Intrigue Starts at No. 2
This year’s draft starts at No. 2.
Unless Kyrie Irving completely blows his individual workout for Cleveland or sabotages his interview – the way Isiah Thomas deliberately gave Dallas a negative impression to facilitate his delivery to the Pistons with the No. 2 pick in 1981 – he’s going to the Cavs.
But Minnesota is a wild card all the way. If the Timberwolves keep the pick, Derrick Williams is the favorite but hardly a slam dunk. If Minnesota sees him as a power forward, as most NBA teams do, then what does it do with Kevin Love, never mind Michael Beasley?
It’s worth remembering that Minnesota’s No. 2 man in the front office is assistant GM Tony Ronzone, who until last spring had been with the Pistons as their international scouting guru. Ronzone’s contacts are world-wide, so there’s nobody better positioned to find out every bit of pertinent information required to do full evaluations on the many Euro big men projected as lottery picks.
It was Ronzone who discovered Mehmet Okur all those years ago, which is relevant today because Enes Kanter, like Okur, is a native of Turkey. With so little hard evidence of Kanter’s potential available, maybe Ronzone will mine his contacts to turn up the one or two nuggets of information to make Minnesota comfortable that the player generally considered the best big man available is worthy of the No. 2 pick.
Among the teams rumored to be aggressively looking to trade into the No. 2 spot is Washington. It’s no stretch to believe the Wizards want that pick to land Kanter, who stated his preference for Washington at last month’s NBA draft combine in Chicago.
John Wall, who shares a Kentucky-John Calipari connection with Kanter, has said Kanter is the player he covets for the Wizards – and since Wall is the future for Washington, it’s also no stretch to think the Wizards would be inclined to accommodate Wall’s wishes, especially if Ernie Grunfeld and Flip Saunders can project Kanter as an instant starter and potential star.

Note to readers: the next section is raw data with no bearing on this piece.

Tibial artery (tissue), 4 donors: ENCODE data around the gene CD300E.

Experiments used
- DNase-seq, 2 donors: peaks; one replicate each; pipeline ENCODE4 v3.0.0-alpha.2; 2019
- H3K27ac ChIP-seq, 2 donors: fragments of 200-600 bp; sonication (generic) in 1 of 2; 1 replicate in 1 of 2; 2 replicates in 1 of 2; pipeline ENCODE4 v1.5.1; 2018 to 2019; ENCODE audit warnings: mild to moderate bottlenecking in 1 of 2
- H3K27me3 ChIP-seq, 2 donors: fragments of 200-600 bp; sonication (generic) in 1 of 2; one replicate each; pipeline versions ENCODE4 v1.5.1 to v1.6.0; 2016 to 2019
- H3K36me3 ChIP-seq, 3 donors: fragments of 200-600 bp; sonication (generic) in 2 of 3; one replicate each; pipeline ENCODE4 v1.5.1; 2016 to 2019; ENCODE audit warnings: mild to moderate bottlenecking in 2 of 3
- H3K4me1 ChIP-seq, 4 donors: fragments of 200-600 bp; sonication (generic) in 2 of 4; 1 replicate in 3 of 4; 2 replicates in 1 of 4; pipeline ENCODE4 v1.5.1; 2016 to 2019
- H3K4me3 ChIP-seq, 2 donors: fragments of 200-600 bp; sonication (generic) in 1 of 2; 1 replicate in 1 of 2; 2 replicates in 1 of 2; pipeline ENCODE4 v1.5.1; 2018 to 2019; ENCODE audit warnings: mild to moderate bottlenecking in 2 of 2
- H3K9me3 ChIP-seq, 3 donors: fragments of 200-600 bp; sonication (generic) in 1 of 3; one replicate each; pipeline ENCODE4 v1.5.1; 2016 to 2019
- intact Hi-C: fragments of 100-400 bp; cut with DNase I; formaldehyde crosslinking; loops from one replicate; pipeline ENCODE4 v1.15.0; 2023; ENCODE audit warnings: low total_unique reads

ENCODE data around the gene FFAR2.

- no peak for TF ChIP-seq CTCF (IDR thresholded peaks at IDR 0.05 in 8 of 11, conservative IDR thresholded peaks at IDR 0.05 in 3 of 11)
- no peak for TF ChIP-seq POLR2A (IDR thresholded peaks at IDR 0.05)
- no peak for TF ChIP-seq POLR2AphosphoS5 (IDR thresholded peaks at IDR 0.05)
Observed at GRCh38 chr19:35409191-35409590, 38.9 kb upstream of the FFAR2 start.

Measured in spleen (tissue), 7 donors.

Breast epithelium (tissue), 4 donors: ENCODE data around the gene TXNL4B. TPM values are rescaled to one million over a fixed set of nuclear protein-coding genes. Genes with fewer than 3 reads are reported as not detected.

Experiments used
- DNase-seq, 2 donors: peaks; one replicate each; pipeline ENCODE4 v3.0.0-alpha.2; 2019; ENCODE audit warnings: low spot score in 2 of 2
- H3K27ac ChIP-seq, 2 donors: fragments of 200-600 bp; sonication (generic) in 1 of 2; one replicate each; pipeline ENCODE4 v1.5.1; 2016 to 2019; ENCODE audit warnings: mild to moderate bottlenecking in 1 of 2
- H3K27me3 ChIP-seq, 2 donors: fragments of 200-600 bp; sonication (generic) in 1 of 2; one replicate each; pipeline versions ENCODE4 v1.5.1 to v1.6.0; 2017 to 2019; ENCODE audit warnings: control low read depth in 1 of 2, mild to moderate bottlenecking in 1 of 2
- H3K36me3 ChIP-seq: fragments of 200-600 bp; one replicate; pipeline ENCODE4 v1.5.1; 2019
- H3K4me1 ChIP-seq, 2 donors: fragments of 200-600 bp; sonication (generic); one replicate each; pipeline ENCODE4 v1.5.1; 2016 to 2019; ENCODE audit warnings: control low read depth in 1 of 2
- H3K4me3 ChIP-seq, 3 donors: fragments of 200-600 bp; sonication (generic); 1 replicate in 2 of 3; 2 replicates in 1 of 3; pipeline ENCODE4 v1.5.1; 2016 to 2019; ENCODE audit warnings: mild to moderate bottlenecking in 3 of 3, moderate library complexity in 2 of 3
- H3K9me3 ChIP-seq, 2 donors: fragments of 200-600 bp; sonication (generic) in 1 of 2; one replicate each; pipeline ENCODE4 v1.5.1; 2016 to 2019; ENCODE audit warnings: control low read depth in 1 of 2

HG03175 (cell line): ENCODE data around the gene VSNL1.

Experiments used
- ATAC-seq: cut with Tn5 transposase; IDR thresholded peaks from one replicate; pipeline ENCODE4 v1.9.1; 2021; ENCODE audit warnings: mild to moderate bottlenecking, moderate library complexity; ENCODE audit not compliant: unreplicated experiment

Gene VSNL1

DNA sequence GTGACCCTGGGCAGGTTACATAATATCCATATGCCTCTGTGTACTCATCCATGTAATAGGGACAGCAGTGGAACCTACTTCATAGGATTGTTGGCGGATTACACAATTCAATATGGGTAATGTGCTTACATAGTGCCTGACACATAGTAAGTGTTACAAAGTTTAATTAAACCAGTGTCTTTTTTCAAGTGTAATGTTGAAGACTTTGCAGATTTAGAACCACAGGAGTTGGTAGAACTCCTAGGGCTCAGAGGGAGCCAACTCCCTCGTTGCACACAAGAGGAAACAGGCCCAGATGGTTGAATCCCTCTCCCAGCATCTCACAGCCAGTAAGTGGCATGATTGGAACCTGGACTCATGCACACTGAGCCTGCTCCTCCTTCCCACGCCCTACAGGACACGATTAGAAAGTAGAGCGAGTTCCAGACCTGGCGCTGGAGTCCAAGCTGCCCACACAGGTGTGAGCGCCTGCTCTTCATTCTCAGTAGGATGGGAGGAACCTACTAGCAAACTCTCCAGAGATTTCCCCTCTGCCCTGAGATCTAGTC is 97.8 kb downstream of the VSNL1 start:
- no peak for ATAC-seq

The Pistons never expected Kanter to get to them at No. 8, of course, but if he goes second it could affect their options. Conventional wisdom now has Kanter going to Cleveland at No. 4. If he’s already gone, though, the Cavs will still have the same frontcourt needs. They won’t be looking at Brandon Knight, projected by many to be Utah’s choice at No. 3 but still available under this scenario because the Jazz are likely to pounce on Williams if he’s still there.
Nor will Cleveland be interested in Kemba Walker, not after taking Irving No. 1. So unless they love Kawhi Leonard, the Cavs will be left to choose among the remaining big men: Jonas Valanciunas, Bismack Biyombo and Jan Vesely, most prominently. It’s not inconceivable the Pistons could have their choice of those three – or at least two of the three – under the more commonly accepted scenario that has Irving-Williams-Knight-Kanter going 1-2-3-4.
Here’s how the Pistons could wind up having the choice of Valanciunas, Biyombo or Vesley. Toronto, picking fifth, takes Walker. Washington grabs Leonard, a logical pick for a team that would have to start Mo Evans at small forward as of today. (Josh Howard is a pending free agent.)
Sacramento takes anybody but one of the big men – and with DeMarcus Cousins, Jason Thompson, project Hassan Whiteside and the Kings’ stated intention to spend to bring back Samuel Dalembert, given its needs on the perimeter, that’s a strong possibility. The Kings could go for Jimmer Fredette – especially given his marquee appeal for a team in desperate need of selling season tickets – or a wild card like Chris Singleton, Marcus Morris or Alec Burks.
This weekend’s Eurocamp in Treviso, Italy could begin to untangle some of the mysteries of the first seven picks. But it’s more likely we get to June 23, draft day, without knowing what Minnesota really intends to do with the No. 2 pick – which means the Pistons have to be prepared for the scenarios we’ve just laid out and every other conceivable alternative scenario.